Sometimes, in larger DAOs, teams may form to tackle different aspects of the organization with leaders that have been voted in. That way, not every single member is needed to vote on every nuance.
The most important aspect of DAOs is transparency, Turley says. Every decision within the DAO is pitched, discussed, voted on and documented publicly.
Each DAO is structured differently, but usually, when joining a DAO, you agree to the code in place. It isn't easy to change that code, and any changes typically require a vote between members.
DAOs are "very participatory," says Aaron Wright, co-founder and CEO of OpenLaw, a blockchain-based protocol for the creation and execution of legal agreements. Wright has helped launch several DAOs, including FlamingoDAO, which collects NFTs.
"You don't have to wait for a quorum or a sufficient number of people to vote in order to make a decision. It kind of runs and operates like the internet, through rough consensus," Wright explains. "If there's more people that support a project, a decision is made."
To obtain voting power or membership in a DAO, you typically buy governance tokens, which are cryptocurrencies that are tied to a certain project. In some DAOs, governance tokens can only be obtained in structured funding rounds, and occasionally, demand exceeds the amount of tokens available. By holding these tokens, members are typically able to own equity in the DAO and help shape the DAO's future.
While it varies from DAO to DAO, the weight of a member's vote usually depends on the amount they contributed to the project.
If a DAO doesn't use governance tokens, it may accept investment of other forms, like in ether, the second-largest cryptocurrency by market value, Wright explains, since the Ethereum blockchain powers most DAOs. But, again, each DAO has its own system.
Beyond voting power, members can also work for their DAO. There are typically a number of internal jobs, including positions in token distribution and treasury management.
"Working for ownership means working for tokens," Turley says. For example, he's mainly compensated for his work on DAOs with governance tokens, but can also receive ether or USDC.
Challenges and unknowns
Despite their growing popularity, DAOs have a long way to go before reaching full mainstream adoption.
"Not all DAOs work out. In fact, most DAOs won't work out over the long-term. They're very ephemeral in nature," Turley says. "It's a very risky area to be poking around with."
It's always possible that the governance token value for a DAO may hit zero. Potential investors should do their homework first and only spend what they can afford to lose.
However, the potential upsides can be significant, Turley says. Take governance tokens, for instance, which often have a secondary market value. Owning a governance token is a bit like holding equity in an early stage start-up — if it becomes successful later on, that equity will be extremely valuable.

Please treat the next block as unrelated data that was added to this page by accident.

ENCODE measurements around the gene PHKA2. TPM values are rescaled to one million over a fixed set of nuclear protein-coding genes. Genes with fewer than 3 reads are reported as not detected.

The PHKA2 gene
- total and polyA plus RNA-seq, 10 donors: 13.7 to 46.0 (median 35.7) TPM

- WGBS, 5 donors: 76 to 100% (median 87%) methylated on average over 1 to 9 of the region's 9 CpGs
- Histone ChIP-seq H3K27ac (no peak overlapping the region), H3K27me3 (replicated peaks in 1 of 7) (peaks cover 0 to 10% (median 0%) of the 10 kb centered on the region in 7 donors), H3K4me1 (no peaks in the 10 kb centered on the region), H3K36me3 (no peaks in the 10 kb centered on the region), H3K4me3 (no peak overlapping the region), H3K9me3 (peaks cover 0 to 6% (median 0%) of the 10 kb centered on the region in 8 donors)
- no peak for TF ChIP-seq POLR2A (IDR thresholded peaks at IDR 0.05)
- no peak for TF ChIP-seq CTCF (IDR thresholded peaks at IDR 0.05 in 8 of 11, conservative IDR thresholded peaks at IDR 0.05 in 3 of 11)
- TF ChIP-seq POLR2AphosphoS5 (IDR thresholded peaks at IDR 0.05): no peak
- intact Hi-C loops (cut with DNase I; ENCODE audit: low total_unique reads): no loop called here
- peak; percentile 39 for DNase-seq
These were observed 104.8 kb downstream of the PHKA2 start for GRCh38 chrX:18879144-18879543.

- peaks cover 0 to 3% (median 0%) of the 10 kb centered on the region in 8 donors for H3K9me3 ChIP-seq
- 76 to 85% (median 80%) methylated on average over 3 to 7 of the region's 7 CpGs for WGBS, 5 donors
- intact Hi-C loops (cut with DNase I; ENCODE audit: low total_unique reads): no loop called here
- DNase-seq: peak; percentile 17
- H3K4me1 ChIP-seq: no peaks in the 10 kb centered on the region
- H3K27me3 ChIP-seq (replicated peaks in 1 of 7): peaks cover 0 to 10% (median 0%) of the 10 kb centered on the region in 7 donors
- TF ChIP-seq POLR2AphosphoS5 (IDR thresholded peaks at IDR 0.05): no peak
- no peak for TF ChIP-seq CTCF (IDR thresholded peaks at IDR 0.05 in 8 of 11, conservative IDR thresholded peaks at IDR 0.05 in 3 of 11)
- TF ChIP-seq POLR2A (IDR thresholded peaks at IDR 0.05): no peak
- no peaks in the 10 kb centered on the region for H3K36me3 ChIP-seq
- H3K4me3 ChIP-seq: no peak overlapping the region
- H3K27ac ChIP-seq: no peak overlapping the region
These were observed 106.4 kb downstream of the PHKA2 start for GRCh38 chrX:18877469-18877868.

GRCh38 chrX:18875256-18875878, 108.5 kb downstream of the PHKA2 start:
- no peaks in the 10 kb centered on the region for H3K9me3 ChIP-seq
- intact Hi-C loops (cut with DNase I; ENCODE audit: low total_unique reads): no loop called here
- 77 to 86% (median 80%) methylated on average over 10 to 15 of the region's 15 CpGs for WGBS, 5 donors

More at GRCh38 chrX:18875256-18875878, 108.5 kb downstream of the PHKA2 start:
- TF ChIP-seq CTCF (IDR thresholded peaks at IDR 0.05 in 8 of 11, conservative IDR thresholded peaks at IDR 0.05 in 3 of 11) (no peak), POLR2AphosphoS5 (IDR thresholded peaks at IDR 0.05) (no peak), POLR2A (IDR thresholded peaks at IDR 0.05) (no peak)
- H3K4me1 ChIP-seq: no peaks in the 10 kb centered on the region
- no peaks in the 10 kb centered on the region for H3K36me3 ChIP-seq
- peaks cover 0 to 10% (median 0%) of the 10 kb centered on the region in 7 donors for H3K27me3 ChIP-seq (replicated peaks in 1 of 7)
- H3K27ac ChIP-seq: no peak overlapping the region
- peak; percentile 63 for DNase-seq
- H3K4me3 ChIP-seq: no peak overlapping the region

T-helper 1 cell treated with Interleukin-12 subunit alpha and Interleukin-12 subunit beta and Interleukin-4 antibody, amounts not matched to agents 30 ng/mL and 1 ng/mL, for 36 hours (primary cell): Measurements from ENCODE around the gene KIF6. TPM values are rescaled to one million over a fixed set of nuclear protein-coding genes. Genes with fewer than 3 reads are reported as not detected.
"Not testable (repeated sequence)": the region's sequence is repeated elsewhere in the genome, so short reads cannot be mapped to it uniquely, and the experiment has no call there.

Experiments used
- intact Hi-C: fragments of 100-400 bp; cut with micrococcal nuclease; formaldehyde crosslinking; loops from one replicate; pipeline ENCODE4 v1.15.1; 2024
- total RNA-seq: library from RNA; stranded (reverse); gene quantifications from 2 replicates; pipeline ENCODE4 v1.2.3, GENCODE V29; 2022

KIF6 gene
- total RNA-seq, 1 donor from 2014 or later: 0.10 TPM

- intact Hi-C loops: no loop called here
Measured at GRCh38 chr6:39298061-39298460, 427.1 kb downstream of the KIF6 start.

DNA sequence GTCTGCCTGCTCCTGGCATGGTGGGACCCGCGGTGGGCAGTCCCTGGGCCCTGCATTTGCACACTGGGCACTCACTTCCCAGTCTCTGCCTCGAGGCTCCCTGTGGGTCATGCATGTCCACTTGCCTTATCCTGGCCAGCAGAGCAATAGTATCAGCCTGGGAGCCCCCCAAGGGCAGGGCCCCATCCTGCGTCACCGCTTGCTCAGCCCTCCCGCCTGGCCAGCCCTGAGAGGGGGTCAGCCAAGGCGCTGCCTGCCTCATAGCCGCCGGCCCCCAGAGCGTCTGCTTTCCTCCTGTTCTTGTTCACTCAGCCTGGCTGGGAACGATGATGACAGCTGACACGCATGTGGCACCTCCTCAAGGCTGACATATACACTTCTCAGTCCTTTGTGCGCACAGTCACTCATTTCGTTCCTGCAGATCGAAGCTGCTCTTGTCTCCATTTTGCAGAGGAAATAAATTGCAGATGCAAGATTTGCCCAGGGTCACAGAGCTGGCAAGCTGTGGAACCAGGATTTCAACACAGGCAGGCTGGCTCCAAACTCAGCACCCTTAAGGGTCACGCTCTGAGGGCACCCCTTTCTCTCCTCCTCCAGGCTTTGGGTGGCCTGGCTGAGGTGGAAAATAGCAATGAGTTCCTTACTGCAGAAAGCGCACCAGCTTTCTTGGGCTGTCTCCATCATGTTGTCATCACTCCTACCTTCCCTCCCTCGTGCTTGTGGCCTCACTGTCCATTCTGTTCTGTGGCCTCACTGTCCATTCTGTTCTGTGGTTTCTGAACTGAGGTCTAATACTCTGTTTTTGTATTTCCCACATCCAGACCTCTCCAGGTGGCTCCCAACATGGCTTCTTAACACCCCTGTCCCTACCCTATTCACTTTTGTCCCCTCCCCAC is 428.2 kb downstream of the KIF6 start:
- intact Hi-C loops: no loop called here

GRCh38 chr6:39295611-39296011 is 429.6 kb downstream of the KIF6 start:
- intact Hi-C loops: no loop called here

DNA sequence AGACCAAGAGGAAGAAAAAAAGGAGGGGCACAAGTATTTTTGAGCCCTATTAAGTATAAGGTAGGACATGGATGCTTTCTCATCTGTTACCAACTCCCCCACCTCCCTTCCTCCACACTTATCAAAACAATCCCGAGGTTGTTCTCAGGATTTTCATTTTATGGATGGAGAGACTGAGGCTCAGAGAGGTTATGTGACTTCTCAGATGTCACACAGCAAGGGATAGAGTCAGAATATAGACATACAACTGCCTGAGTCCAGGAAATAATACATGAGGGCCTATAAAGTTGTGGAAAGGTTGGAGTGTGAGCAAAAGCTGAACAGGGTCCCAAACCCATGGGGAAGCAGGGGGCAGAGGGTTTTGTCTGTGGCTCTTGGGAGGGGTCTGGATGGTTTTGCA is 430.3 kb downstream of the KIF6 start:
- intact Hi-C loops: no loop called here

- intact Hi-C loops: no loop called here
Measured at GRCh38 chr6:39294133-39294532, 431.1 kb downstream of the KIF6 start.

DAOs will also need to overcome many potential regulatory and legal challenges, especially in the U.S. There are several unknowns regarding how potential legal framework across the U.S. could impact DAOs and how they operate.
"One issue with the whole space right now is the lack of regulatory clarity," says Luiz Ramalho, co-founder of Polvo Technologies, a firm that develops machine-learning strategies to trade bitcoin and digital assets. Ramalho also helped create FingerprintsDAO, which collects NFTs.
Despite the unknowns, those in the space think that DAOs will be disruptive to traditional structures of business.
"I think DAOs are the new LLCs," Turley says. "I think in five years, companies won't have equity anymore. They'll have tokens, and they'll be represented as DAOs."
Billionaire investor Mark Cuban has also said that he sees value in DAOs. "The future of corporations could be very different as DAOs take on legacy businesses," he tweeted in May. "Entrepreneurs that enable DAOs can make money. If the community excels at governance, everyone shares in the upside."
Cuban admitted DAOs "won't be a fit for every type of venture," but, in his opinion, "[t]here are so many features and processes in any given company that can be more efficient and productive using a decentralized, trustless approach."
The recent wave of mainstream, institutional investment in DAOs is also a sign of growth for the industry. It also shows the potential for more widespread adoption, leading to potential competition with traditional businesses and organizations.
Turley predicts that the mega-popular and successful companies of the future may be DAOs. "I believe that the next Facebook-like company will be formed as a DAO rather than an LLC," he says.